Creating a payment priority list has been another critical step in me attaining and maintaining financial stability. Because money was limited, I needed to ensure that I had money to pay for my primary expenses (aka needs) for that month.
So, when I sat down to make my monthly budget each month, I first allocated money to my primary expenses that immediately contributed to my standard of living such as grocery bill, utilities, rent/mortgage, and clothing. Once my primary expenses were covered, I then allocated money in my budget to my secondary expenses.
The first things you should do with your money is tithe/give 10%, contribute to your emergency fund, and then purchase groceries. Food and household necessities such as tissue, soap, and laundry detergent are most important. Set money aside at the beginning of each month exclusively for them.
Next, purchase clothing. Clothing is another necessity in life because it protects your body and keeps you warm in the winter months. If you are in need of a new pair of shoes or pants for work, purchase them but don’t go overboard. You are only buying what you NEED in this phase of your financial plan, not what you want. If you have enough clothing in your closet to get by, make it work! It’s a temporary sacrifice for a long-term reward!
Once you have fed and clothed yourself and your family, move on to paying the next set of expenses – your housing expenses. Housing expenses include your rent or mortgage, water bill, gas bill, and electricity bill. You may include your cable bill in this category. However, if you are truly strapped for cash, you need to keep your priorities in check by temporarily living without cable and a cell phone. It may be inconvenient, but it’s doable.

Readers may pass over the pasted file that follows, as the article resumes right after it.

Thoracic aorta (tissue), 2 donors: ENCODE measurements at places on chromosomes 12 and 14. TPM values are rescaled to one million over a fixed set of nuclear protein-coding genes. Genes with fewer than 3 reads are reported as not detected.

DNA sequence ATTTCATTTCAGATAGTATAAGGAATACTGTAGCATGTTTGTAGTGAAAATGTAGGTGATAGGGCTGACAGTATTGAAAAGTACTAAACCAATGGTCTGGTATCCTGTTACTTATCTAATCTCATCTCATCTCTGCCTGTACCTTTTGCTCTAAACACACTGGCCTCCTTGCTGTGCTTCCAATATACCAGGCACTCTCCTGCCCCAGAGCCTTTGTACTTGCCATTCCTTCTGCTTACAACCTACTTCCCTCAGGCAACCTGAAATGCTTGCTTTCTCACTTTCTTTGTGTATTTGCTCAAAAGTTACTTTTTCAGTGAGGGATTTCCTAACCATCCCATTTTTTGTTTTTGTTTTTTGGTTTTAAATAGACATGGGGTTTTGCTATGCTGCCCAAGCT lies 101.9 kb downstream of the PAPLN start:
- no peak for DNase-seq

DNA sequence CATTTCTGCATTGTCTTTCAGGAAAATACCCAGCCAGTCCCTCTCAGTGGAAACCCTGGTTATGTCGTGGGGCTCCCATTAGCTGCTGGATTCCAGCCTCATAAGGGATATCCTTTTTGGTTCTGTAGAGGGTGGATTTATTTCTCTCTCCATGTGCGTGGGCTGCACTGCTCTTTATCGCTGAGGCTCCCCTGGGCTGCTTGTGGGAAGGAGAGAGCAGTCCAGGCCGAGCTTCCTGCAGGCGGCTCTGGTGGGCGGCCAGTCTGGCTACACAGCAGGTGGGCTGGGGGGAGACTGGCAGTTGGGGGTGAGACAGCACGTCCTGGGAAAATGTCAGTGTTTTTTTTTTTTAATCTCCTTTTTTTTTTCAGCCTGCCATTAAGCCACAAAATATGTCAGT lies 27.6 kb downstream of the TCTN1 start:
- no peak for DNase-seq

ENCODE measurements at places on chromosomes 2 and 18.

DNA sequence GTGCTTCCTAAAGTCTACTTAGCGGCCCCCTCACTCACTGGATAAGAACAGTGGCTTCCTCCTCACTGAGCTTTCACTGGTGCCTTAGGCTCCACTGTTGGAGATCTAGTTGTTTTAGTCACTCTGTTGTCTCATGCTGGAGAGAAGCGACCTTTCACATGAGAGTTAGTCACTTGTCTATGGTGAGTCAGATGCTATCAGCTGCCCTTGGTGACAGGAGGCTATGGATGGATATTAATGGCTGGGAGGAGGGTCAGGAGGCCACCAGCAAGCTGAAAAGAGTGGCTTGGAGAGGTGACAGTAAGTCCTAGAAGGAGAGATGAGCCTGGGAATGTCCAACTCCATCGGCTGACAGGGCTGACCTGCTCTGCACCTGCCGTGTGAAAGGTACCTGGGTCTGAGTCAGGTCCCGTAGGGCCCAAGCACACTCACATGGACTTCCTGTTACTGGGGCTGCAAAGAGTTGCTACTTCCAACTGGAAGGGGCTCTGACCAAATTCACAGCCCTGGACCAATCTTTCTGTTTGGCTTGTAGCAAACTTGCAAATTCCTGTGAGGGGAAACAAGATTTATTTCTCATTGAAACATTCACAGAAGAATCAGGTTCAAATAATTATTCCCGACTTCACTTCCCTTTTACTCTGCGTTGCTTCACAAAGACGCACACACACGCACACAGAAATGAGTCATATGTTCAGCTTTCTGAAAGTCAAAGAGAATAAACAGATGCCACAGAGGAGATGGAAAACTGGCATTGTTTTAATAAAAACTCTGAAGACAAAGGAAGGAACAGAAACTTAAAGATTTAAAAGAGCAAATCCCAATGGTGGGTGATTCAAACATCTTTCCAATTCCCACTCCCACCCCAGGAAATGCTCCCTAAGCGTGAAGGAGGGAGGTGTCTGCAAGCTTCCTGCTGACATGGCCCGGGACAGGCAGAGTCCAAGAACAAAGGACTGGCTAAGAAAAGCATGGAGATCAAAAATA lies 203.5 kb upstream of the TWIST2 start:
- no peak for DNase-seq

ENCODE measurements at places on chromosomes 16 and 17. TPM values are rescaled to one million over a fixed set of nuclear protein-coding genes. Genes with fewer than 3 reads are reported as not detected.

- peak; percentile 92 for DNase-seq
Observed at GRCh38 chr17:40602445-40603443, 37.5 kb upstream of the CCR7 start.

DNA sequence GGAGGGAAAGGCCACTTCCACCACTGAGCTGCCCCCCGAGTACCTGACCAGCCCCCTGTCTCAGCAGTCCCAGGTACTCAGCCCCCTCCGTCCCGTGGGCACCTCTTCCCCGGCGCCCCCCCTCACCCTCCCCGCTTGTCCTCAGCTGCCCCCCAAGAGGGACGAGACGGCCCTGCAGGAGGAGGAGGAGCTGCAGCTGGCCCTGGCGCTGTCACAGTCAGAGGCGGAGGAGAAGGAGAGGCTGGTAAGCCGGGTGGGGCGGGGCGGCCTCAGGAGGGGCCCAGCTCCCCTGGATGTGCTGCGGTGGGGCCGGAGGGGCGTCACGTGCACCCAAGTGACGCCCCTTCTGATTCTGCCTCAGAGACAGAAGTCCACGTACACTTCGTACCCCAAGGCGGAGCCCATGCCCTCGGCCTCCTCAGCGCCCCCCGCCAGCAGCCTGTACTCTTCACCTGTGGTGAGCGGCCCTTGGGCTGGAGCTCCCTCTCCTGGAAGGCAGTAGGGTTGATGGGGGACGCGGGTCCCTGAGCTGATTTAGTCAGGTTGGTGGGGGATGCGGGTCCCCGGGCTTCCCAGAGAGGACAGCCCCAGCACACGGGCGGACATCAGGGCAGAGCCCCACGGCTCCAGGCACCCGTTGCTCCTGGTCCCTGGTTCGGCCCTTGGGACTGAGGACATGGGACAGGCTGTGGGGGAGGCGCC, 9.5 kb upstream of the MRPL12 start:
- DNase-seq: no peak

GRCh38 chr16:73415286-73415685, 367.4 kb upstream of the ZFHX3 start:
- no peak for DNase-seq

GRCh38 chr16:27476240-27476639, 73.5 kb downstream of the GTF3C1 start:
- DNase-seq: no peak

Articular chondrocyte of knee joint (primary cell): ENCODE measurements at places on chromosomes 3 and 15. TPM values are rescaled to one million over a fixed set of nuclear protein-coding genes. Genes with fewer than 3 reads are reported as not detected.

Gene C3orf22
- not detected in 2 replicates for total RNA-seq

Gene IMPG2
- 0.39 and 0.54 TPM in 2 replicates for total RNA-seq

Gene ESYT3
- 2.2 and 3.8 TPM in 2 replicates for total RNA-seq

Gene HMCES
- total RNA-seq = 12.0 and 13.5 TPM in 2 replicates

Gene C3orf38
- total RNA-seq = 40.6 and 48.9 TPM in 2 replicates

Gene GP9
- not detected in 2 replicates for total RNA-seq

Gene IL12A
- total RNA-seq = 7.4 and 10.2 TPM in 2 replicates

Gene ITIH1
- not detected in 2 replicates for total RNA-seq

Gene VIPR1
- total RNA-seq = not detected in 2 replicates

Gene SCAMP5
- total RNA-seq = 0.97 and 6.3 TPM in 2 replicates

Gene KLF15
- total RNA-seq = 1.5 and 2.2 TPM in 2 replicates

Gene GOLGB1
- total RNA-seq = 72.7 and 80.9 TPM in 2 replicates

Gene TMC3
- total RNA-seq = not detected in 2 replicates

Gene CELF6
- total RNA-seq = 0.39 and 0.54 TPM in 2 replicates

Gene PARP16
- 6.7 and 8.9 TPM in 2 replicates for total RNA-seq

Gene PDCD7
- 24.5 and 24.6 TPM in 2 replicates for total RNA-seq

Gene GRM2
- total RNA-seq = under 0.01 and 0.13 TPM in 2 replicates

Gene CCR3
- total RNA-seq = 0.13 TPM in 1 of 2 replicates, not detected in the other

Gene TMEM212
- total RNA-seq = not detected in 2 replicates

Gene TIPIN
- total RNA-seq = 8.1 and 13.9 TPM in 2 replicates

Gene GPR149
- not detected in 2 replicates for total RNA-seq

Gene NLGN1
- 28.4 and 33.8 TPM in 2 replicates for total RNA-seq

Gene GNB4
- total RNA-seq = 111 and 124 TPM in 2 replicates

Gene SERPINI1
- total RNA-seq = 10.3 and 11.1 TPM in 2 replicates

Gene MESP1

Lastly, you should set aside money for transportation. If you own a car, you should set aside money each month for gas. If you take public transportation, you should set aside money for your bus pass and transfers. Separating money for transportation is important because it is the way you get to and from work, earn money to support you family, and possibly how you get your children to and from daycare or school.
Once you have budgeted your necessities for the entire month, the remainder of your current month’s income should be used to pay the minimum payments on your other financial obligations. I recommend pay them in the order of importance for you and your family.
- Insurances (Auto, Health, Life, Renters, Homeowners)
- Auto Loan
- Student Loan
- Personal Loan
- Medical Bill(s)
- Credit Card(s)
- Additional Charitable Giving
Luxury expenses are those that you do not need, but you want as you are creating a standard of living for yourself. Large cable packages, large cell phone packages, gym memberships, and dining out are all luxury expenses that can be temporarily removed from your life so you don’t prolong the process of attaining financial stability.
If you do wish to keep them, they should be allocated last in your budget and paid for after all primary and secondary expenses are paid. But remember, this money can be used to get caught up on past-due balances or building your emergency fund to $2,000.
Tara’s Tip: Do not begin to pay off debt until you have achieved financial stability. Each month, pay for all of your primary expenses, make minimum payments on your secondary expenses, and then building up a small emergency fund. When you have overcome living paycheck-to-paycheck and are financially stable, you will be in a better position to pay off debt. You do not want to place yourself in a position where you have paid off a debt but you have little to no money for a primary expense such as groceries or gas for your car.
Download your Payment Prioritization Worksheet now. Then list your primary, secondary, and luxury expenses in the order in which you will pay them each month.